They still have a lot of vaccines on hand, and plan to use Pfizer at their walk in clinics, but Johnson and Johnson will be available for anyone who wants it.

Call 360-849-4041 for more information.

“One hundred percent vaccination is always the goal for public health,” Bischoff said. “Herd immunity percentage for this one is not clear yet, because it takes time to suss that out. We know it’s greater than 70 percent, but it’s probably around 80. So the sort of interim goal is to get to 70 percent, which would get us much closer to a herd immunity number.

“Why am I pushing 100 percent? Because that is the goal for every vaccination ever. I guess I would clarify that as 100 percent of everyone who can get a vaccination, not ‘want to.’ There are some who medically can’t have vaccines for certain reasons. Right now, no one under the age of 12 can. And so I would like 100 percent of people 12 and over.”

“I know we are not going to hit 100 percent, but if we could, we would have a very different future,” he added.

Covid-19 is not going to wipe out the human species, he said, adding that it was bad, but was not what he would refer to as “the one.”

“We’re really lucky it’s not,” Bischoff said. “But the one thing that this has shown us, is that when something serious comes up, as humanity, we are just not prepared to deal with it.”

And he said, it’ not just the U.S.

“There are a few countries that have dealt with this very well, but very few, and that’s a problem,” he said. “One of the things that many people in my line of work will take away from this is that if we don’t make things better, if something pops up that is closer to being ‘the one,’ we are in serious trouble.”

“What do I mean by ‘the one?’” He asked. “A high enough fatality rate, an easy enough spread rate that we have system collapse. We’ve bordered on that a few times. In India, there were people dying that didn’t need to die because they don’t have adequate health care.”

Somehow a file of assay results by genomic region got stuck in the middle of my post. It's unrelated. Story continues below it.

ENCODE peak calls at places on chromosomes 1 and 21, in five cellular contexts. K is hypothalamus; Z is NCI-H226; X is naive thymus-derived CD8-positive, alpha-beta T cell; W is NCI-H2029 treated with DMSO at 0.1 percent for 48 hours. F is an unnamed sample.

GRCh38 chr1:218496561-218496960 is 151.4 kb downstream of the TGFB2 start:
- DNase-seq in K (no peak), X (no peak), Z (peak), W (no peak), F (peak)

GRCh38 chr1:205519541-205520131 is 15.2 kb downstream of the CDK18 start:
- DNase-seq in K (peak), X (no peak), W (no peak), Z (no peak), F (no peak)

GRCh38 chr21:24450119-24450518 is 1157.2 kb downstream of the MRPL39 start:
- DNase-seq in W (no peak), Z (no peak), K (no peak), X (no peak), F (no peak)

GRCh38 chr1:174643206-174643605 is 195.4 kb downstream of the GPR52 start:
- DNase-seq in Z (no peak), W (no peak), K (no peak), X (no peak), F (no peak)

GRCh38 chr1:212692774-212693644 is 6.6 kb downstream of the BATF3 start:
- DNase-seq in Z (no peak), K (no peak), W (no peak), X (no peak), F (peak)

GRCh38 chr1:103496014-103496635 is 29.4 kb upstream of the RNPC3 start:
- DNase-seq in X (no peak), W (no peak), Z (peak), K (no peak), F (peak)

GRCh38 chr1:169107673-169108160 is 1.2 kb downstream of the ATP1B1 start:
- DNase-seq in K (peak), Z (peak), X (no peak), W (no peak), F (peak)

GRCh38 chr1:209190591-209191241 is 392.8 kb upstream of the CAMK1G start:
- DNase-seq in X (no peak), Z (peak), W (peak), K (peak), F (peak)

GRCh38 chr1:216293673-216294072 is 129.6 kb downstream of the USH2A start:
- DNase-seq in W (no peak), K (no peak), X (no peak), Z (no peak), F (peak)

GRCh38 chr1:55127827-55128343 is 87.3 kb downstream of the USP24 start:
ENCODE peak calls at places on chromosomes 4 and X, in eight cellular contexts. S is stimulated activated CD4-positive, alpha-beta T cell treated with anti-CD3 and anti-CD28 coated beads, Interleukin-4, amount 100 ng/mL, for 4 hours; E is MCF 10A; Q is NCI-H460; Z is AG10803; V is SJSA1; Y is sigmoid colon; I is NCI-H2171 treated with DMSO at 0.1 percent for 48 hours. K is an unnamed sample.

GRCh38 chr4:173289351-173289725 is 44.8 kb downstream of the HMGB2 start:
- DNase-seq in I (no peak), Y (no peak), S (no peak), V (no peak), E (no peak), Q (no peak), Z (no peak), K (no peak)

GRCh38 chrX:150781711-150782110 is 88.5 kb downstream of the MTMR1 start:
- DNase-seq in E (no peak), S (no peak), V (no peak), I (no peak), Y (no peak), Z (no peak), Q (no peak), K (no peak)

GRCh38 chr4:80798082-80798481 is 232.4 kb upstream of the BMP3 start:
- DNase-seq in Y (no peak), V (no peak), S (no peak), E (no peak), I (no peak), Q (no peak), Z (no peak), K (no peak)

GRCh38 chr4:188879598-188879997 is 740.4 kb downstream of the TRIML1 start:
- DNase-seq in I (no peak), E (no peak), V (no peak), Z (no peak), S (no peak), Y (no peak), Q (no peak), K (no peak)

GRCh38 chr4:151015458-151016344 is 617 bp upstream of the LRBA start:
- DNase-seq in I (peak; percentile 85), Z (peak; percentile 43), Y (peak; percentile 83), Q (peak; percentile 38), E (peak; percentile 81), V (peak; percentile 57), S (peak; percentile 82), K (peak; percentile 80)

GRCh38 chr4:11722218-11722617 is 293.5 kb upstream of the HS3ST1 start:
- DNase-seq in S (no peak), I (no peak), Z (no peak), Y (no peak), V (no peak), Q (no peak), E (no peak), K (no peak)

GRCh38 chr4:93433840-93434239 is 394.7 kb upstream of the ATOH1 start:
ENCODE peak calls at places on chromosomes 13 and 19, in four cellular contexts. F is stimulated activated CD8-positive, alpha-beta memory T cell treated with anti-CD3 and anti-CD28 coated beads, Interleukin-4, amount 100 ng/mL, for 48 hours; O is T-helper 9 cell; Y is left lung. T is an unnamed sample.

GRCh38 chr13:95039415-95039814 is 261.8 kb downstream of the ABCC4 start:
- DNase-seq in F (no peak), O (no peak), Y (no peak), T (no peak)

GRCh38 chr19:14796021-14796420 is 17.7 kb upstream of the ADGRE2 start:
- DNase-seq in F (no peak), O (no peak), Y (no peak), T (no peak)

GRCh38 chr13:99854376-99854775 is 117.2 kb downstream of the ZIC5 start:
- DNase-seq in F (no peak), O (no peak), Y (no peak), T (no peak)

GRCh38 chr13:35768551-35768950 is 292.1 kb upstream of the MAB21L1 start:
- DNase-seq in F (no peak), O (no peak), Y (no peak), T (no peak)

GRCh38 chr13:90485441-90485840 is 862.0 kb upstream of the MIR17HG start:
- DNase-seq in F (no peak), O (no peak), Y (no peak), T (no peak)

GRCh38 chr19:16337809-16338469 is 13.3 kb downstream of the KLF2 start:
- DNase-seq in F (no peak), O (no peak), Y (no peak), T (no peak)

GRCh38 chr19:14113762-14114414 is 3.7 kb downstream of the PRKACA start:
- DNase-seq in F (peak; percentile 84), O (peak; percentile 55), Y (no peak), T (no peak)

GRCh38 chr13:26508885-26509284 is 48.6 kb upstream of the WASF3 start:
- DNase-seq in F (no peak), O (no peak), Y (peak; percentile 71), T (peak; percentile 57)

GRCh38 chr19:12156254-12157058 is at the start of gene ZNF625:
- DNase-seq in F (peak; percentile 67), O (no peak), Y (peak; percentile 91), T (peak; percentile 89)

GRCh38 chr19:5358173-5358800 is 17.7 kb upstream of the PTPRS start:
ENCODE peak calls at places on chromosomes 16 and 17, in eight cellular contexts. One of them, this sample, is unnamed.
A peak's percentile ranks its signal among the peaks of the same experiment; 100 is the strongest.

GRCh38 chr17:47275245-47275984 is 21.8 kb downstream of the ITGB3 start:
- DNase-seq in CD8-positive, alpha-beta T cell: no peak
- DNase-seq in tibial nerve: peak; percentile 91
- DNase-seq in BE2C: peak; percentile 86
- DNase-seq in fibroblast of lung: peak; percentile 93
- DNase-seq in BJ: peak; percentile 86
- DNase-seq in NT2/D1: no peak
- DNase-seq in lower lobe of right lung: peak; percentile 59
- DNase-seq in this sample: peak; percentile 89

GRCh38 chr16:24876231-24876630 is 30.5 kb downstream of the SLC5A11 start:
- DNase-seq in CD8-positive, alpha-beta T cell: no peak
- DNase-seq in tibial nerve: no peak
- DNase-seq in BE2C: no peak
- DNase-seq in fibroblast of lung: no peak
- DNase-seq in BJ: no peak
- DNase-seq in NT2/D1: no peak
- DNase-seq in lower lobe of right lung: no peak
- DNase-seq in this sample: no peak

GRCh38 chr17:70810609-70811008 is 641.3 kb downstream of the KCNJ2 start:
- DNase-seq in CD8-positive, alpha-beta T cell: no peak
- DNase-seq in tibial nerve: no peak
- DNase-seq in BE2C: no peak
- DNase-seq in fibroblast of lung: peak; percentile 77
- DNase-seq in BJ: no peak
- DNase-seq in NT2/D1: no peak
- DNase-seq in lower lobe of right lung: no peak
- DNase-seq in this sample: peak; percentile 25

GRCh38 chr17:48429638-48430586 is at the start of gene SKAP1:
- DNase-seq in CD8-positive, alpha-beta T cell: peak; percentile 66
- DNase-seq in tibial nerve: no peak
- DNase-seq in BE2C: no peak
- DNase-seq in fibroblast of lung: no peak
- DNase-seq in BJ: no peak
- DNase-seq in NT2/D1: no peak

“That happened in a few places around our country,” he said. “If you had some serious health issue that wasn’t covid-19, you would wait in line at the hospital in an ambulance for up to two hours with medics trying to keep you alive in the back. That’s a system collapse. Then you can have systems failing on top of systems failing.”

“That’s not to downplay covid-19,” he added. “We’ve had over three million people on the planet die, and over 500,000 fatalities in the U.S.”

That’s deaths, he said, which does not include the long term covid effects that they are seeing.

“Because we are not going to reach 100 percent vaccination rate, covid-19 is the new reality for us,” Bischoff said. “What does that look like going forward? Nobody knows. More than likely there will be booster shots. It may become an annual thing, The more time covid-19 has to move freely around the population, the more variants we are going to get, so at some point we may get another breakout where no vaccine currently available will cover it.”

“Public health should not be a political issue,” Bischoff also wanted to point out. “That needs to stop.”

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Wahkiakum Health and Human Services Director Chris Bischoff has been giving updates on covid-19 every Monday over the past year, and while he will continue to deal with the issue and others that pop up in Wahkiakum County, this week was to be his last regularly scheduled update on covid-19.